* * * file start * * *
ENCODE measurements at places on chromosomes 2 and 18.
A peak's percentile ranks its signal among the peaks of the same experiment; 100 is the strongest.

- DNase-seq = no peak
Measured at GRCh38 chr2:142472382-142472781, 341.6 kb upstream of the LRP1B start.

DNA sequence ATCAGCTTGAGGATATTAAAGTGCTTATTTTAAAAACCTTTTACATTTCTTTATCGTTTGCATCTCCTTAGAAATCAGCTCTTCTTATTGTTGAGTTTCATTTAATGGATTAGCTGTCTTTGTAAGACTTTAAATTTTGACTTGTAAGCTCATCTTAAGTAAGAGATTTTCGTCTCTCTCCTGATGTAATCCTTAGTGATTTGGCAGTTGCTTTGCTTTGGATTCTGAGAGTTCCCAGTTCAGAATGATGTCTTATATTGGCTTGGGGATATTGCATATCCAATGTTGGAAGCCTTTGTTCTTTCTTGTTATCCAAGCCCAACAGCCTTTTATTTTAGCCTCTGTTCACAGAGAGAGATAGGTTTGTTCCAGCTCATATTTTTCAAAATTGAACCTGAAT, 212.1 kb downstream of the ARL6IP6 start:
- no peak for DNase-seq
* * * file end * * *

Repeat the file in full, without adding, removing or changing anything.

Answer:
ENCODE measurements at places on chromosomes 2 and 18.
A peak's percentile ranks its signal among the peaks of the same experiment; 100 is the strongest.

- DNase-seq = no peak
Measured at GRCh38 chr2:142472382-142472781, 341.6 kb upstream of the LRP1B start.

DNA sequence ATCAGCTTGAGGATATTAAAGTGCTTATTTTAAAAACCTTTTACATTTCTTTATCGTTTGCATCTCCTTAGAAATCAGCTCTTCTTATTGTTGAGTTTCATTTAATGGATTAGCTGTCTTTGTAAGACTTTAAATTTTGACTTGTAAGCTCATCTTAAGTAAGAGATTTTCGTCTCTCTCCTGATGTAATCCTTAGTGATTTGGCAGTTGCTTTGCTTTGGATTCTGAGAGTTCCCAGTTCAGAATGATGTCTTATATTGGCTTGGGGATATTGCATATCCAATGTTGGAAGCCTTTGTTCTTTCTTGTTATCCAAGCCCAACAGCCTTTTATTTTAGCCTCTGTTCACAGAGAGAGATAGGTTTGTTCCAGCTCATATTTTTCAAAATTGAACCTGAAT, 212.1 kb downstream of the ARL6IP6 start:
- no peak for DNase-seq